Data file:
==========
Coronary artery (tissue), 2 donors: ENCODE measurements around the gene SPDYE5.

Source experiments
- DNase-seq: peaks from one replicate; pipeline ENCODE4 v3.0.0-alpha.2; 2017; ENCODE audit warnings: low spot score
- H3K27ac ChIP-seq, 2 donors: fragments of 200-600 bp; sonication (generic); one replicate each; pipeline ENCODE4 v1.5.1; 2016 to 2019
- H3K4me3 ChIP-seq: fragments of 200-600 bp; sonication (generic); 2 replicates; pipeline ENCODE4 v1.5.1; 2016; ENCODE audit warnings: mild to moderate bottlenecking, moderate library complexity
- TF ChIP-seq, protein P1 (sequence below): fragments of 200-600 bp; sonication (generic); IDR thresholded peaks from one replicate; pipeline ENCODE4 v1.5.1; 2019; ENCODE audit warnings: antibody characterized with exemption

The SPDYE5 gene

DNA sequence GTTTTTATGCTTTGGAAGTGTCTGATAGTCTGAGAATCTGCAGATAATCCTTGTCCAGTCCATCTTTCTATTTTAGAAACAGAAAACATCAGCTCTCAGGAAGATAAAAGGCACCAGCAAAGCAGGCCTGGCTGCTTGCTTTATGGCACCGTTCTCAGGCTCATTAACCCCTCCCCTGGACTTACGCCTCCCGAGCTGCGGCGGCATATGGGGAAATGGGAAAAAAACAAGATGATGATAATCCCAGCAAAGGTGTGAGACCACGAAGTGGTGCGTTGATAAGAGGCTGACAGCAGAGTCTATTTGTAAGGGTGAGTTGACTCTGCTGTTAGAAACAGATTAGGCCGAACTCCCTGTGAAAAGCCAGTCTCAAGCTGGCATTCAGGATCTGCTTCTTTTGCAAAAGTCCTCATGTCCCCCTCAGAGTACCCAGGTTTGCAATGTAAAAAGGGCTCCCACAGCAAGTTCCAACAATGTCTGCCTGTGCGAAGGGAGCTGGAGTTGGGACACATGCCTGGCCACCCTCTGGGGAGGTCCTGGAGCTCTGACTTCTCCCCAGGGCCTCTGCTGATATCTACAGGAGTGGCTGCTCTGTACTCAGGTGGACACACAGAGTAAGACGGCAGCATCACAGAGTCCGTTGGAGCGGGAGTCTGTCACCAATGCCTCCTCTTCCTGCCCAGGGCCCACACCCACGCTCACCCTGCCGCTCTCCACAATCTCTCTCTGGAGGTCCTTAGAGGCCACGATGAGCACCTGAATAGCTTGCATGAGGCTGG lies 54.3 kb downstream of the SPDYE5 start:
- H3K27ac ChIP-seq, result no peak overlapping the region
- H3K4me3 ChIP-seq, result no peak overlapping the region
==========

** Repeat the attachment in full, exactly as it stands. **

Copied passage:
Coronary artery (tissue), 2 donors: ENCODE measurements around the gene SPDYE5.

Source experiments
- DNase-seq: peaks from one replicate; pipeline ENCODE4 v3.0.0-alpha.2; 2017; ENCODE audit warnings: low spot score
- H3K27ac ChIP-seq, 2 donors: fragments of 200-600 bp; sonication (generic); one replicate each; pipeline ENCODE4 v1.5.1; 2016 to 2019
- H3K4me3 ChIP-seq: fragments of 200-600 bp; sonication (generic); 2 replicates; pipeline ENCODE4 v1.5.1; 2016; ENCODE audit warnings: mild to moderate bottlenecking, moderate library complexity
- TF ChIP-seq, protein P1 (sequence below): fragments of 200-600 bp; sonication (generic); IDR thresholded peaks from one replicate; pipeline ENCODE4 v1.5.1; 2019; ENCODE audit warnings: antibody characterized with exemption

The SPDYE5 gene

DNA sequence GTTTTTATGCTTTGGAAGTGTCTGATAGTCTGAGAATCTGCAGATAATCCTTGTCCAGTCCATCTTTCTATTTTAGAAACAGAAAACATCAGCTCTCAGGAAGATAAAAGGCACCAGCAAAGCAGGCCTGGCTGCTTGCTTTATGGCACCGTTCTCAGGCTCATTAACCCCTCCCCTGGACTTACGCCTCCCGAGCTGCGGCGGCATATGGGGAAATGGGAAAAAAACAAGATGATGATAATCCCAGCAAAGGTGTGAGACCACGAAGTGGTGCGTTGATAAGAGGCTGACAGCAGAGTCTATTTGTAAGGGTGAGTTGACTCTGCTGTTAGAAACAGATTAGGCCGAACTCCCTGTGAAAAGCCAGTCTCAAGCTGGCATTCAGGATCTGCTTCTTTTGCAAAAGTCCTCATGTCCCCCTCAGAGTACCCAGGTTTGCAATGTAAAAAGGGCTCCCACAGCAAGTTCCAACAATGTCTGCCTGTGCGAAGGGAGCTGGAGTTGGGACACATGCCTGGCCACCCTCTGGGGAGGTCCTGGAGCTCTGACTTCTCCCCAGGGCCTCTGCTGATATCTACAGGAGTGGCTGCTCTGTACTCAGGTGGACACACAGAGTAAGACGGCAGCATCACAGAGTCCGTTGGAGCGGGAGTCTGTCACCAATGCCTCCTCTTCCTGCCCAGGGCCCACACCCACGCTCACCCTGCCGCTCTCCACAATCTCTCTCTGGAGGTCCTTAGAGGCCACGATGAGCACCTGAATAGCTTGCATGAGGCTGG lies 54.3 kb downstream of the SPDYE5 start:
- H3K27ac ChIP-seq, result no peak overlapping the region
- H3K4me3 ChIP-seq, result no peak overlapping the region